Monday, February 9, 2009

Fogel On Well-Being

Robert Fogel won his Nobel Prize about 15 years ago for applying economics to history. His paper “Catching Up with the Economy” shares a lot of content with his book The Escape from Hunger and Premature Death … that I put on reserve in the library.

His main assertion is that we are far better off than our GDP statistics are capable of measuring, mostly because we:

  • Count input costs instead of output benefits for big chunks of the economy, and
  • We don’t value leisure at all in GDP, even though it is already the major component of what we “consume”, and growing faster than other components.

The first part is mainly a measurement problem: it is a lot easier to count the budget of SUU than the value to Utah of SUU graduates. The bigger problem is that education, health care, government and leisure services all have this problem, and they’ve gone from a fraction of the economy 150 years ago to the vast majority of it today.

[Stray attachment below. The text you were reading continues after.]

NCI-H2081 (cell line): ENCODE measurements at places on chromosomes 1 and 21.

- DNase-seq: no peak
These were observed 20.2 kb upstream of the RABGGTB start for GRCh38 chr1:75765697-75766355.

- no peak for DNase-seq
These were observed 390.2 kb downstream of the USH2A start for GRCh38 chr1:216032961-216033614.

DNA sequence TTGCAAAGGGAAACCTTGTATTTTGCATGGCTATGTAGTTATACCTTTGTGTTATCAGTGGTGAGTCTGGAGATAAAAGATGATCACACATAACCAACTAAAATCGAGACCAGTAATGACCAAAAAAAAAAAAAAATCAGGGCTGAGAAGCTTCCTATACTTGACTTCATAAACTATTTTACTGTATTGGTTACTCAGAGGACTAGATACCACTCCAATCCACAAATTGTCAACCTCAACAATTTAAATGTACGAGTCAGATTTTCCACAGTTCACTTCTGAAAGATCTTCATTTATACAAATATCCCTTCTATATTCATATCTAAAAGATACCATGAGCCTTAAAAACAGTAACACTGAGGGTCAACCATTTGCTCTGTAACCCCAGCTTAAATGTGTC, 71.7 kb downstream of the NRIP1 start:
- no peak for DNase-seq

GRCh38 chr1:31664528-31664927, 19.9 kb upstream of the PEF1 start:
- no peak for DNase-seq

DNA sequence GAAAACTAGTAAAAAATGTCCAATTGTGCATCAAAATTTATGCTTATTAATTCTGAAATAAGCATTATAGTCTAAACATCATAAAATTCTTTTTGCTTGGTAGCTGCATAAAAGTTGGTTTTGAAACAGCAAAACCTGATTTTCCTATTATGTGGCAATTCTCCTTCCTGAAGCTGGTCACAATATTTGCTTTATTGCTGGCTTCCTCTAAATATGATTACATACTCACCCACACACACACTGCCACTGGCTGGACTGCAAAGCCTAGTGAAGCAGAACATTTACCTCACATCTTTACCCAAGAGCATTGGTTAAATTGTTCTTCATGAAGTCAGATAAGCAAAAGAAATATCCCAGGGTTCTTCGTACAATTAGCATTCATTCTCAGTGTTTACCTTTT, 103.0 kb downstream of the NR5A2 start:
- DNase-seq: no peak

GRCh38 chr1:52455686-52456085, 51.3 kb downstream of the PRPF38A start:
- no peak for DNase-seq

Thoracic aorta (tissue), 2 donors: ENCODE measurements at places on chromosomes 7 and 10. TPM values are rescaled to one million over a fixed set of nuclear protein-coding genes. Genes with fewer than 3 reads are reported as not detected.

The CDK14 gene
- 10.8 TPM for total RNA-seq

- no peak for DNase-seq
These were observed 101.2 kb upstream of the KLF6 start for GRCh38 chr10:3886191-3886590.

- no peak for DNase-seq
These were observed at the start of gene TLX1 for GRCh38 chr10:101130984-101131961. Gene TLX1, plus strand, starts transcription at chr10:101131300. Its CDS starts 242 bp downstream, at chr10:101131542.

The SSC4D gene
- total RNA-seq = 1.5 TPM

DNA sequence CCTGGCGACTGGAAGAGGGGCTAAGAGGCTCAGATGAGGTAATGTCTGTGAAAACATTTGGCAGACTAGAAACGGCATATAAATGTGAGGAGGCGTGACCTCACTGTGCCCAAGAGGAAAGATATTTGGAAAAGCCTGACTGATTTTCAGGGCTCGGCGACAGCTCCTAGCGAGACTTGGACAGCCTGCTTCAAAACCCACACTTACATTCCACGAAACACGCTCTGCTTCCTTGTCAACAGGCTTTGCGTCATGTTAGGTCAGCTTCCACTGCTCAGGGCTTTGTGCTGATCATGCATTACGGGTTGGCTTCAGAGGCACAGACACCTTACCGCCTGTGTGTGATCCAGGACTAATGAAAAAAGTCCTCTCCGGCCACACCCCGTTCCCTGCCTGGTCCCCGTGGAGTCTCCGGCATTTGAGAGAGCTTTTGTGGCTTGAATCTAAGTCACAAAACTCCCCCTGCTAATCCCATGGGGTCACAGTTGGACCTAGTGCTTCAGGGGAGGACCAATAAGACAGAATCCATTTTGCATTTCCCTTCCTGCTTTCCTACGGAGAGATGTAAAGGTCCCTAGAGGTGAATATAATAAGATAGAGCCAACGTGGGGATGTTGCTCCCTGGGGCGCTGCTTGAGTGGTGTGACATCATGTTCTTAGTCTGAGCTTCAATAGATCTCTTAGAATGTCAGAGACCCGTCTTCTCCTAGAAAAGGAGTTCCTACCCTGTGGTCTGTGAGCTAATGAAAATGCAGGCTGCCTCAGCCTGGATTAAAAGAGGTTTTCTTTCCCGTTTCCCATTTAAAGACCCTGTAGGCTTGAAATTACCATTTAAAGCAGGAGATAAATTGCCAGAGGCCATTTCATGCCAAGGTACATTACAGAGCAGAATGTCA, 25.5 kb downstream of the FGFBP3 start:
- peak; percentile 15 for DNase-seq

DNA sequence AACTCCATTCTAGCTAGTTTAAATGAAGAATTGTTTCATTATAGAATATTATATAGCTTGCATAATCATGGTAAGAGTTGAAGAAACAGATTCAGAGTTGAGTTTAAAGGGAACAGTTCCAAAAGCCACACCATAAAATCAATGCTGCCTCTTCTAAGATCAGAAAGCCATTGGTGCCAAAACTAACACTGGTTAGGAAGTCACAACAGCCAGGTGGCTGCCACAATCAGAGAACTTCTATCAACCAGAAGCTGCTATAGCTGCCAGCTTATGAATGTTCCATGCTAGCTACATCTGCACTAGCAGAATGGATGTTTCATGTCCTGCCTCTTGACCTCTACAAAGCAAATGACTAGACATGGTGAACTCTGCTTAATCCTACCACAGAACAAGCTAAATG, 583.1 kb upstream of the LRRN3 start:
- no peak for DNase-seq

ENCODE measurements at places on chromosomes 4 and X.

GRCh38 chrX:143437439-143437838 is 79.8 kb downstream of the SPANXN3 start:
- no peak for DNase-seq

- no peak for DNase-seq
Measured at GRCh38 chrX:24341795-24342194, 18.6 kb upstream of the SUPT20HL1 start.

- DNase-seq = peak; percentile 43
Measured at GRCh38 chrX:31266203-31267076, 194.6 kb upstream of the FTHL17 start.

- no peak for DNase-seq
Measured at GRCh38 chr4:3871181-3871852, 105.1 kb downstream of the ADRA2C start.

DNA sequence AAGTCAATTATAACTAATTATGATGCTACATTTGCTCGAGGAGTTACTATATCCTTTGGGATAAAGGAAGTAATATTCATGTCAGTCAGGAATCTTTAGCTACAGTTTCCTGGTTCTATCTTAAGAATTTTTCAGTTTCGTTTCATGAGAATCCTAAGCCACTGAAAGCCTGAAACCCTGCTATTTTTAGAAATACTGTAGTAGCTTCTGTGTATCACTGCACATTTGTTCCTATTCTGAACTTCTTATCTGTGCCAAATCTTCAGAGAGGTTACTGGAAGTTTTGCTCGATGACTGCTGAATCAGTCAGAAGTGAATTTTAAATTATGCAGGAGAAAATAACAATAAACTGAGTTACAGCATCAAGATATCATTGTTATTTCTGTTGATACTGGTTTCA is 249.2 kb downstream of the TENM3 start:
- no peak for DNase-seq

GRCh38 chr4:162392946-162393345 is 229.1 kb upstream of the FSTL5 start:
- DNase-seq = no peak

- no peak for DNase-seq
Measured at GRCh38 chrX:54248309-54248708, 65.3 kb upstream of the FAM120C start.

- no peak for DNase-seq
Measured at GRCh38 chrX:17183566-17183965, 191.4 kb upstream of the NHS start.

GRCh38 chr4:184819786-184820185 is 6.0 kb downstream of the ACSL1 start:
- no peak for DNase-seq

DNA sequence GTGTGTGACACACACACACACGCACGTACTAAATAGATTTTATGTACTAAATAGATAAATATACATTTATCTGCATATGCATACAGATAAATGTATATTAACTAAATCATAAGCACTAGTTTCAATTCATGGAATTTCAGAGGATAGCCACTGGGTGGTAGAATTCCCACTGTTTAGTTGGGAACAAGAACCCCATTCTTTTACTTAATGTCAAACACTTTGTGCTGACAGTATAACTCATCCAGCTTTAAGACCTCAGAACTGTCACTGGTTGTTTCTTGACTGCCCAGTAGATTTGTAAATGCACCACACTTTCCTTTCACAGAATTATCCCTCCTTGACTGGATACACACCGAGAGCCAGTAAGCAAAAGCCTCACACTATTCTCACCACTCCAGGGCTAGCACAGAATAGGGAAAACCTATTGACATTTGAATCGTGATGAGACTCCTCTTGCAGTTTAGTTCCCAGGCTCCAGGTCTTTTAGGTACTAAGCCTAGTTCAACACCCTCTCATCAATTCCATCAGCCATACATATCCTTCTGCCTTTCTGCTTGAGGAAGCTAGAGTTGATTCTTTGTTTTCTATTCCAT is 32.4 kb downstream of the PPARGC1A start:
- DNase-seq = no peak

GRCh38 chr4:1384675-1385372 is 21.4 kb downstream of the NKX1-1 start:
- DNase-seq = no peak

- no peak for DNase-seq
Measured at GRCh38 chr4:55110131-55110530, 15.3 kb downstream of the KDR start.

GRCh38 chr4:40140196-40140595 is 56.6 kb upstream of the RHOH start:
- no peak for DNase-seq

The second part is because GDP was developed at a time when just about everyone toiled almost constantly. A lot of the world is still like this, but the U.S. and other developed countries aren’t any more. Many countries are currently like the U.S. of 100 years ago. The U.S. of today is not: we work between a third and half less than we did the in exchange for better goods and services and 4 times as much lifetime leisure.

This means that we miss a huge amount of what makes us rich. This isn’t stuff – goods and services – but rather what Fogel calls spiritual assets. This isn’t spiritual in a religious sense (although it can be), but rather spiritual in the sense of virtues that make our spirits rich:

  • A vision of opportunity
  • A work ethic
  • Self-esteem
  • Family solidarity
  • Sense of discipline
  • Impulse control
  • Sense of community
  • Benevolence
  • Thirst for knowledge

The fundamental problem in developed society is not a maldistribution of goods and services that might be rectified through government transfer programs, but the rather the uneven investment of leisure time in the nurturing of spiritual assets.

It isn’t possible for the government to tax a sense of community from, say, Utahns, and transfer it to south central LA, but we also shouldn’t be under any illusions that this is the sort of thing we should be worrying about instead of the usual class warfare nonsense that comes out of D.C. 

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